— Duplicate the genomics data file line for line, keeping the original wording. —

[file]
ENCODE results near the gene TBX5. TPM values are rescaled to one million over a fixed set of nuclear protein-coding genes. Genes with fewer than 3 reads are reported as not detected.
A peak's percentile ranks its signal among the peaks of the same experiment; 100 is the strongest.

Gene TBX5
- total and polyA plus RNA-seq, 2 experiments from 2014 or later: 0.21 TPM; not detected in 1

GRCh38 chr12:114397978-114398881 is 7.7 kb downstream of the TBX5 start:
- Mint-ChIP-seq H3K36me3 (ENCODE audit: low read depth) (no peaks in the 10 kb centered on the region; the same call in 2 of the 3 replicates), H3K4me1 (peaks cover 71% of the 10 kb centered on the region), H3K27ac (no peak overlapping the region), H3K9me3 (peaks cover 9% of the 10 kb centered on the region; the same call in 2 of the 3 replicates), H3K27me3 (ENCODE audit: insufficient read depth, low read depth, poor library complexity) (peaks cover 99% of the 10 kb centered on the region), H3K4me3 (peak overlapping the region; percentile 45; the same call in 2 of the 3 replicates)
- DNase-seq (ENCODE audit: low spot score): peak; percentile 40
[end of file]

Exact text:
ENCODE results near the gene TBX5. TPM values are rescaled to one million over a fixed set of nuclear protein-coding genes. Genes with fewer than 3 reads are reported as not detected.
A peak's percentile ranks its signal among the peaks of the same experiment; 100 is the strongest.

Gene TBX5
- total and polyA plus RNA-seq, 2 experiments from 2014 or later: 0.21 TPM; not detected in 1

GRCh38 chr12:114397978-114398881 is 7.7 kb downstream of the TBX5 start:
- Mint-ChIP-seq H3K36me3 (ENCODE audit: low read depth) (no peaks in the 10 kb centered on the region; the same call in 2 of the 3 replicates), H3K4me1 (peaks cover 71% of the 10 kb centered on the region), H3K27ac (no peak overlapping the region), H3K9me3 (peaks cover 9% of the 10 kb centered on the region; the same call in 2 of the 3 replicates), H3K27me3 (ENCODE audit: insufficient read depth, low read depth, poor library complexity) (peaks cover 99% of the 10 kb centered on the region), H3K4me3 (peak overlapping the region; percentile 45; the same call in 2 of the 3 replicates)
- DNase-seq (ENCODE audit: low spot score): peak; percentile 40